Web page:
The present US administration wants to defang the Johnson Amendment.
Hiding behind the din of Obamacare repeal, The U.S. House Appropriations Committee voted during the third week of July to keep the language in a new proposed funding bill. The language comes in the form of a proviso made specially to take the sting out of the colloquially named Johnson Amendment, a particular section of the tax code which forbids all institutionalized faith groups like churches along with other tax-exempt non-profits from openly endorsing their choice of political candidates.
If the bill is to be passed in its present wording, it will effectively stymie all attempts by Internal Revenue Service (IRS) to muster any action against those churches which break the law by engaging themselves in any kind of explicit political action. If anything is to be done, the IRS will have to endure a waiting period of 90 days. Agents concerned with the case will compulsorily have to notify a minimum of two congressional committees. They also must get a sign to go ahead from the IRS head. Any non-profit, however, lacking a faith affiliation, would continue to be beholden to the amendment.
The term in contention, “Johnson Amendment,” comes from Lyndon B. Johnson, the 36th President of the United States of America. As per the latter, all relevant organizations as listed under section 501(c)(3) are totally prohibited from indirectly or directly participating or intervening in any political campaign done on the behalf of any elective public office or candidate. Any contributions toward public statements stating the position, or political campaign funds, made on the organization’s behalf in favor of any candidate or opposing any candidate running for public office expressly violates the imposed prohibition made against any political campaign activity.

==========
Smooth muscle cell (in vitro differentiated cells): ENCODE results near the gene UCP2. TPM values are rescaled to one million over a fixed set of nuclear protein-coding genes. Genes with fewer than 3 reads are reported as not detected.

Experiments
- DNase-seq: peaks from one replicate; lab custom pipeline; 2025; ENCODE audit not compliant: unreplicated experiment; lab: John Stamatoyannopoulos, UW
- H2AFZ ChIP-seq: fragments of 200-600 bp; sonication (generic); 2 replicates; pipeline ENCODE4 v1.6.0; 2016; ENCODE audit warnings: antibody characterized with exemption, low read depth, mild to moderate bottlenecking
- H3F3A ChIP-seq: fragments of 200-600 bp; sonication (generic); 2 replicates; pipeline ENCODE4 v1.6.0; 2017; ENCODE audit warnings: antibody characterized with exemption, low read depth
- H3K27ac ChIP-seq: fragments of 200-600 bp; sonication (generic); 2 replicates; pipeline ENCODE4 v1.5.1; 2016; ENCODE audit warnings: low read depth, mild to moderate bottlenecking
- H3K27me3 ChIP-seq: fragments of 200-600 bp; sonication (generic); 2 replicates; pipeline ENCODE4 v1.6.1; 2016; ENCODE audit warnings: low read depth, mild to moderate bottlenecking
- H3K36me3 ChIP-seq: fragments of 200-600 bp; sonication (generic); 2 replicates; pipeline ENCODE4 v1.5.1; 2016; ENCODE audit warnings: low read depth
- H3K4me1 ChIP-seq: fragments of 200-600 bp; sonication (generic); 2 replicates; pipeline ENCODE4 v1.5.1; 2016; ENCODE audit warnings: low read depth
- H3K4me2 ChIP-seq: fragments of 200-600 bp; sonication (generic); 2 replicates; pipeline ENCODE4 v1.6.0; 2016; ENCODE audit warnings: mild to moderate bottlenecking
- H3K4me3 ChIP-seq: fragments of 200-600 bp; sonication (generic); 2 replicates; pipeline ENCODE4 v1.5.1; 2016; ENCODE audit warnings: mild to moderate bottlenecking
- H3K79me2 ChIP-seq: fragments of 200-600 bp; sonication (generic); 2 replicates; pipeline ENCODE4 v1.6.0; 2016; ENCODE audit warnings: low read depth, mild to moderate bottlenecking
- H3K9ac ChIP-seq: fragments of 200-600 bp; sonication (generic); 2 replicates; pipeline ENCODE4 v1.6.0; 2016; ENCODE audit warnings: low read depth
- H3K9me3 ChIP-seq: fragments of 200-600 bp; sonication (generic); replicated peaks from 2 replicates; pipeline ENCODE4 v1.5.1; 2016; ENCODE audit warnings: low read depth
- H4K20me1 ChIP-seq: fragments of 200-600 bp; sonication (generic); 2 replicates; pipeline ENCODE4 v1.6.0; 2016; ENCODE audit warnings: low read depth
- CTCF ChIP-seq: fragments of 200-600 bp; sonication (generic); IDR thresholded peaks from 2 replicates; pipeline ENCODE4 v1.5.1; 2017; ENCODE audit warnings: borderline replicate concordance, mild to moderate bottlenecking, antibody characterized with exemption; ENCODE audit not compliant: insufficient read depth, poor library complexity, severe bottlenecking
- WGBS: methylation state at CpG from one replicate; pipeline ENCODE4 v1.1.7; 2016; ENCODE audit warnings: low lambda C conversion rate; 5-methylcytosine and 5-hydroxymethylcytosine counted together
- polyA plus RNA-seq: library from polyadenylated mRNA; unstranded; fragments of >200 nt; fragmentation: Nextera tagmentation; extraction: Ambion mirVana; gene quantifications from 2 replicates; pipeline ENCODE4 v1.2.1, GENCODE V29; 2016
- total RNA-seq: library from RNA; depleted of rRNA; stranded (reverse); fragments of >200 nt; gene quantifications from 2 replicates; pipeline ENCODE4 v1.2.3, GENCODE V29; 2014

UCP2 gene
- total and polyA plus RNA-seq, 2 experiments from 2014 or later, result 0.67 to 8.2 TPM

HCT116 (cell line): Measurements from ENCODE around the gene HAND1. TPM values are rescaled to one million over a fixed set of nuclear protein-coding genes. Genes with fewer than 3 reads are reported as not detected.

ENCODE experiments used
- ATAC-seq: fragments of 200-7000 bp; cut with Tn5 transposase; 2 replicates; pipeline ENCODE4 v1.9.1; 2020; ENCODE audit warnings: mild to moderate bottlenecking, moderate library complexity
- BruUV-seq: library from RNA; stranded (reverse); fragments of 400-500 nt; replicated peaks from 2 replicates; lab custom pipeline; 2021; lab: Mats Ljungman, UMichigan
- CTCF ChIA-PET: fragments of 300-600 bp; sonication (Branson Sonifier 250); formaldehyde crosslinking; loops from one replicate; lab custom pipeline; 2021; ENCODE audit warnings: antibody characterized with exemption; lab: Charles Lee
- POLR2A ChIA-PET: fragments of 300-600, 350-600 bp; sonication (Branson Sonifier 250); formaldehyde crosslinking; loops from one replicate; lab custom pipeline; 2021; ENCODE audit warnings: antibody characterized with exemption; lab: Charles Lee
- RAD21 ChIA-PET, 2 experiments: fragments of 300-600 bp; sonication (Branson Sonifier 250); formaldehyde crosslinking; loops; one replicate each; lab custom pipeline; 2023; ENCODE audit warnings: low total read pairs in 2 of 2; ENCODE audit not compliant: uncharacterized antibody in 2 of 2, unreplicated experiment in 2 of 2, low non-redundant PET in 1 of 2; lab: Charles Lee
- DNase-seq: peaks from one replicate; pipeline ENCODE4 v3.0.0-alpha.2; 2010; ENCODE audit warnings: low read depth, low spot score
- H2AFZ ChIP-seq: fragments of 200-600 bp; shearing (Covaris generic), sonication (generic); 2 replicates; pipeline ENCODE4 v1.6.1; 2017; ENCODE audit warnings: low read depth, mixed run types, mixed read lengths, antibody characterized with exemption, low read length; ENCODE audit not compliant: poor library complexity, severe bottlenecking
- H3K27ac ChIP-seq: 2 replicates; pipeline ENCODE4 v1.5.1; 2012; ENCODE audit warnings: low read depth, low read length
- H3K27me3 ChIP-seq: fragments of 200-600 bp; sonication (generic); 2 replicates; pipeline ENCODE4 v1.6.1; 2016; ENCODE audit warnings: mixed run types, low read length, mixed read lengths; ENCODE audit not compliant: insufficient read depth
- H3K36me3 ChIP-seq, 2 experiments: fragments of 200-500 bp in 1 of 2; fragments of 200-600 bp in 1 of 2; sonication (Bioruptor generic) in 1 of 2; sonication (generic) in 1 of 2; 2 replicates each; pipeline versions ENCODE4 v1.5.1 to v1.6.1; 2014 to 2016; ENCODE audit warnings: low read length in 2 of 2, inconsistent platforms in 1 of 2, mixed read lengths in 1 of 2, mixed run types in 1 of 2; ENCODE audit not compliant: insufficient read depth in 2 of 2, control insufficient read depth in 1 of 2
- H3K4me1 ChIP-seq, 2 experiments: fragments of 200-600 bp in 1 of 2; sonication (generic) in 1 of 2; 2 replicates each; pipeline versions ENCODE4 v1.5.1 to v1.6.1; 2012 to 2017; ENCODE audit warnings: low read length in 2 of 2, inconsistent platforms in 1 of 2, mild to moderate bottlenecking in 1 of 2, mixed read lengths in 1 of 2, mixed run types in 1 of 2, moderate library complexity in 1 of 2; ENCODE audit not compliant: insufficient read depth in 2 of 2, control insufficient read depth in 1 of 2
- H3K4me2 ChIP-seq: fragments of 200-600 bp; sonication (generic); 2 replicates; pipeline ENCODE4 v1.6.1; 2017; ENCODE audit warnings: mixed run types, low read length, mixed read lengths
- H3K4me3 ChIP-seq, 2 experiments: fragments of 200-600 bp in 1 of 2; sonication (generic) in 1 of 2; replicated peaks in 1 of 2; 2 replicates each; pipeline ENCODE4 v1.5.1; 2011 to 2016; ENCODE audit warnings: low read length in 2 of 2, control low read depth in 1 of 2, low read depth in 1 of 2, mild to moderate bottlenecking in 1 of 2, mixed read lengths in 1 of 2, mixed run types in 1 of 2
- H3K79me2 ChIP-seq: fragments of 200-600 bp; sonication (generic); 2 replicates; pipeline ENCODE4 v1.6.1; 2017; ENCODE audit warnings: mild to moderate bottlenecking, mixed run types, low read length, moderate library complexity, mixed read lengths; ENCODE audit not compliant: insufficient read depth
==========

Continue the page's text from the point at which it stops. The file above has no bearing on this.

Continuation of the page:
The Johnson Amendment, in reality, does not prevent pastors from supporting political candidates in many ways. As Sam Rohrer of American Pastors Network admitted the church can be host to petition drives, and members of the congregation can talk politics. One thing they cannot do is “endorse or suggest recommending a vote for a candidate.” Additional things which limit them include the use of church funds or utilizing the resources for supporting a particular candidate.
2. Since 1990, 1 church is known to lose tax-exempt status for violating the Johnson Amendment—tax law that prohibits churches backing pols.
— Jack Jenkins (@jackmjenkins) July 27, 2017
The opinions expressed in this article are solely those of the author and are not necessarily those of World Religion News.